by Morton D. Rosenbaum | August 01, 2005

The following checklist was compiled by Patty Magalnick, CMP, president of Perfect Meetings and Conventions Inc., 13336 Sunkiss Loop, Windermere, Fla., 34786;

Before you take the plunge into the choppy waters of entrepreneurism, consider the following questions.

  • Are you a self-starter?
  • Do you work well independently? 
  • Can you communicate clearly and smoothly with various types of personalities?
  • Are you financially equipped to invest in a business while still maintaining control over personal expenses?
  • Have you considered the effect owning a business will have on your family life?
  • Are you ready to handle all aspects of running a business, i.e., accounting, sales and marketing, and IT issues, as well as planning meetings?
  • Do you have the know-how to work with production, graphics and printing companies? 
  • Do you have the physical and emotional stamina to run a business?
  • Have you taken time to understand why you want to go into business in the first place?
  • First Steps

  • Develop a business plan including both short-term and long-term goals. 
  • Enlist an attorney.
  • Decide whether your business should file as an S-corporation (limited to 100 stockholders and requiring annual stockholder meetings, in exchange for lighter tax obligations) or an LLC (no stockholder cap but various requirements for Social Security and Medicare payments).
  • Work with your attorney to draft a client contract, employment contract, etc. 
  • Research liability insurance options.
  • File all necessary forms for federal, state and local agencies.
  • Hire an accountant.
  • Establish business credit and set up bank accounts.
  • Invest in an accounting software system.
  • Register an e-mail domain name.
  • Research online registration systems.
  • Identify the most cost-efficient and reliable overnight carrier service for your needs.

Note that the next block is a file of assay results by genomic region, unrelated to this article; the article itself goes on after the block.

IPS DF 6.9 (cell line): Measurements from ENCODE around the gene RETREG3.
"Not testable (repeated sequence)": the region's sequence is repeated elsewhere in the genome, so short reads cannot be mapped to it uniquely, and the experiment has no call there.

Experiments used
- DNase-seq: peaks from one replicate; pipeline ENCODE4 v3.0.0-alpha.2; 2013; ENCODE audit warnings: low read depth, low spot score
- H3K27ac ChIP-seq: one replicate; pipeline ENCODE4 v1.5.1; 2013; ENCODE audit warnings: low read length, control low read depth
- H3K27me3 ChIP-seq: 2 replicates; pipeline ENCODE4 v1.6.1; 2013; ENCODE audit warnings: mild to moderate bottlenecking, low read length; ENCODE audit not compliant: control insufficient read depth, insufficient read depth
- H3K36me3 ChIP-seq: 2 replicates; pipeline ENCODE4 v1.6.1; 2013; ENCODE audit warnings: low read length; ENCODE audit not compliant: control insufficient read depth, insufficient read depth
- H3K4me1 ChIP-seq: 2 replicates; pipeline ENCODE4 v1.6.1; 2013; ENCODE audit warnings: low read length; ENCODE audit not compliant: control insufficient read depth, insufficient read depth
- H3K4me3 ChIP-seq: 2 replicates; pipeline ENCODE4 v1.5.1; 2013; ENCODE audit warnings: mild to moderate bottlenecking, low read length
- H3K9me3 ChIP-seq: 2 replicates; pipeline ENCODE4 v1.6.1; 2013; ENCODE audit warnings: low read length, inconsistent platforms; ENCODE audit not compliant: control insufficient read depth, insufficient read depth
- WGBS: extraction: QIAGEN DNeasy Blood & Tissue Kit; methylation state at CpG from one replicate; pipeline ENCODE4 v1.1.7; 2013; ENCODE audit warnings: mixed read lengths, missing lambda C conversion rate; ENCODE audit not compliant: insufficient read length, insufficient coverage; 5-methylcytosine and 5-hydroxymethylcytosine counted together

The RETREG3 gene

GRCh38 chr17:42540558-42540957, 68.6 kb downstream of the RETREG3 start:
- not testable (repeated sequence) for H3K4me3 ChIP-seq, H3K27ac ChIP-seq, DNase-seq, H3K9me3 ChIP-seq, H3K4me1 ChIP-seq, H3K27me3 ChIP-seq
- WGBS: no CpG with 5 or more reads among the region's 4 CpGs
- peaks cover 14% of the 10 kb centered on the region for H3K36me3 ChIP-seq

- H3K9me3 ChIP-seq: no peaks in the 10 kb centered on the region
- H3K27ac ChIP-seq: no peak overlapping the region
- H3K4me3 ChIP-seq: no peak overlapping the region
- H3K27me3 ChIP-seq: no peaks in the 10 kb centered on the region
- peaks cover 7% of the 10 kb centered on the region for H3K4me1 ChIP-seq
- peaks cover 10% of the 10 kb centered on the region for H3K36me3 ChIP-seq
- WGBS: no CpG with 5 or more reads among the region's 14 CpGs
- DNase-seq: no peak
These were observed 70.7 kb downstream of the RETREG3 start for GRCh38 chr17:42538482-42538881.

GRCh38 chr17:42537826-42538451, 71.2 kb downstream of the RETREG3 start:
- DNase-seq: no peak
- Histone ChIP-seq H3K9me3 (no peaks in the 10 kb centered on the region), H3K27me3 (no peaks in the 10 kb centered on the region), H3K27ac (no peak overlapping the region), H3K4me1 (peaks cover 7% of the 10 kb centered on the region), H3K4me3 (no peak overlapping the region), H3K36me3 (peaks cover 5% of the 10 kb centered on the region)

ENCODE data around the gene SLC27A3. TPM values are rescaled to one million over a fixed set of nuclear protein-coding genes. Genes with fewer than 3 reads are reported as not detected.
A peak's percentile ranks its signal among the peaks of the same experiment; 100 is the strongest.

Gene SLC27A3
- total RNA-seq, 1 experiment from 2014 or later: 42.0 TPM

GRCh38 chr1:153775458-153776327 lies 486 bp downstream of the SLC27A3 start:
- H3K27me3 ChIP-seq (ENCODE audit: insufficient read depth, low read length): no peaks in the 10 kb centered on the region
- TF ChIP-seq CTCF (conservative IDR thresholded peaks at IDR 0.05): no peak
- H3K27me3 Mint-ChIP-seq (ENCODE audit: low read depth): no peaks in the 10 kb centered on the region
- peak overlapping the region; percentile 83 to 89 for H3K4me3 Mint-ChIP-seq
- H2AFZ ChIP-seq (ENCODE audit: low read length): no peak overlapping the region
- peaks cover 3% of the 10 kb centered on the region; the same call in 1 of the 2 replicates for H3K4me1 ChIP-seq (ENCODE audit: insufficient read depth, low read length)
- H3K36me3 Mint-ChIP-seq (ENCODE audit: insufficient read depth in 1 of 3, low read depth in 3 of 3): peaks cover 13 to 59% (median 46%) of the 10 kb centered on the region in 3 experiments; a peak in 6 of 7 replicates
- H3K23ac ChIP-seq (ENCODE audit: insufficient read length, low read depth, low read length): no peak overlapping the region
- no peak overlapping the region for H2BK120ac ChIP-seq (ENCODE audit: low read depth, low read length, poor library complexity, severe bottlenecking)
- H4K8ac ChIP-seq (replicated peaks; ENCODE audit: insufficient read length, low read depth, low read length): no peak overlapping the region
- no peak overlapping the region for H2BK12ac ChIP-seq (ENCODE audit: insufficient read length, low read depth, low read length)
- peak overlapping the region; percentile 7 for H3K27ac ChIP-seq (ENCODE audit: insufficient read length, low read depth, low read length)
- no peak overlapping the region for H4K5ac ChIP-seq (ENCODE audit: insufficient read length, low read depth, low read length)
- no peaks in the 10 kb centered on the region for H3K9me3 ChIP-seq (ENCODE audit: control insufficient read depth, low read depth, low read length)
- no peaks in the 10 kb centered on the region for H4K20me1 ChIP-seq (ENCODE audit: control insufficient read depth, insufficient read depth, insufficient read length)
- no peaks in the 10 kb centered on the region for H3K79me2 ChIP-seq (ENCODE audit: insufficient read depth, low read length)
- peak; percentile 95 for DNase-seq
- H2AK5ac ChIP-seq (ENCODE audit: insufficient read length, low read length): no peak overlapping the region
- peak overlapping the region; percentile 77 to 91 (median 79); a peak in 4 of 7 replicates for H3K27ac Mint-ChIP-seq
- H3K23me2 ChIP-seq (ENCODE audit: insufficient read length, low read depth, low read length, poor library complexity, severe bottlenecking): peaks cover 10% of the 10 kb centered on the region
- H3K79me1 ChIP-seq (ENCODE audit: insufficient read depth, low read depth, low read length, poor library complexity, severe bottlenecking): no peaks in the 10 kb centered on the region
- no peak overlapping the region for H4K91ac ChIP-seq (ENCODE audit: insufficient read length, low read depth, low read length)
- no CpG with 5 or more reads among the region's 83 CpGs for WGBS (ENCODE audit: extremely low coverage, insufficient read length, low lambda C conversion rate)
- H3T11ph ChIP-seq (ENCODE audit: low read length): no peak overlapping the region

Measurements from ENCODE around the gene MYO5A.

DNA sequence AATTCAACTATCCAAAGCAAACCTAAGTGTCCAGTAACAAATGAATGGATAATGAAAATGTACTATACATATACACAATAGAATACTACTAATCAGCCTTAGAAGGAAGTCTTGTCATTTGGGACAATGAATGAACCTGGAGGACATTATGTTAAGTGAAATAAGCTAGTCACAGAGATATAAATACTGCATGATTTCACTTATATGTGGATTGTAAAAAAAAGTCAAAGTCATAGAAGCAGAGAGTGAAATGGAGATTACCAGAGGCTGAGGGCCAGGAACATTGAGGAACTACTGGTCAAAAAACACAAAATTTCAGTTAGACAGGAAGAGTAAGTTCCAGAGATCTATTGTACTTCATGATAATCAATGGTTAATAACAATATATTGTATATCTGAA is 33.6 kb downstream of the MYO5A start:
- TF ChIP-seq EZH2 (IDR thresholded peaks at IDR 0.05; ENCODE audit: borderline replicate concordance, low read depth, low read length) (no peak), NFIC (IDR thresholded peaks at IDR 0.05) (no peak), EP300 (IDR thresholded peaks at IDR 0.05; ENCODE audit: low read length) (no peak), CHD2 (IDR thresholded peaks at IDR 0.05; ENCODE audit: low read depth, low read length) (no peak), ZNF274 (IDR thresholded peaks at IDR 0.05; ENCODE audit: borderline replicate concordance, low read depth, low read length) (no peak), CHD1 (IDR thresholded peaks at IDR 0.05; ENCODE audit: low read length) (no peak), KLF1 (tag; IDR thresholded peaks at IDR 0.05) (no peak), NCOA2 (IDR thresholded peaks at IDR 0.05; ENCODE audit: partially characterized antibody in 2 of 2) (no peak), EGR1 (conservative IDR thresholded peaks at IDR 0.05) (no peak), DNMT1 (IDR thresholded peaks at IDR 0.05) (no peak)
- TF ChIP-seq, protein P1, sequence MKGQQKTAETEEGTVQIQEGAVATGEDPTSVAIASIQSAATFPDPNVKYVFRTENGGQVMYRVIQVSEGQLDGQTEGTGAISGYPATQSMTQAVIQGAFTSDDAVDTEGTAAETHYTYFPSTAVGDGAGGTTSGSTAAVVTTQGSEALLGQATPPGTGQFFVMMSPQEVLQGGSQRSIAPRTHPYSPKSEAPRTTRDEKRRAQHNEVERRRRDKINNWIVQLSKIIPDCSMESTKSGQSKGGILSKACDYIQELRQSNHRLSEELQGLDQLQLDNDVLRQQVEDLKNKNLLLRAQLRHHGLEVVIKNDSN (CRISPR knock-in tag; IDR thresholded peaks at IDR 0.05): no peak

• Procure and install all necessary office equipment (telephone, fax machine, computer, furniture).
  • Consider enrolling in classes at a local small business association or community college on topics such as business planning, accounting and marketing.
  • Setting the Agenda

  • Determine what type of meeting planning services you will provide. Consider whether you have added-value skills that you can offer your clients as well.
  • Set your costs, break-even point and profit margin.
  • Create a pricing structure for all your services.
  • Determine your internal staffing needs. 
  • Establish staff procedures such as pay scale and benefits.

  • Identify your market niche.
  • Compile a list of potential clients for solicitation. 
  • Cultivate and preserve a network of hotels, companies and vendors with whom you work well. 
  • Join your local chamber of commerce. 
  • Become a member of at least one professional organization. 
  • Invest in listings in directories such as the Yellow Pages. 
  • Develop a complete sales and marketing plan. 
  • Create a professional, high-quality company logo, brochure, business cards, letterhead and other collateral material. 
  • Consider learning web design or hiring an outside source to create a website for your business.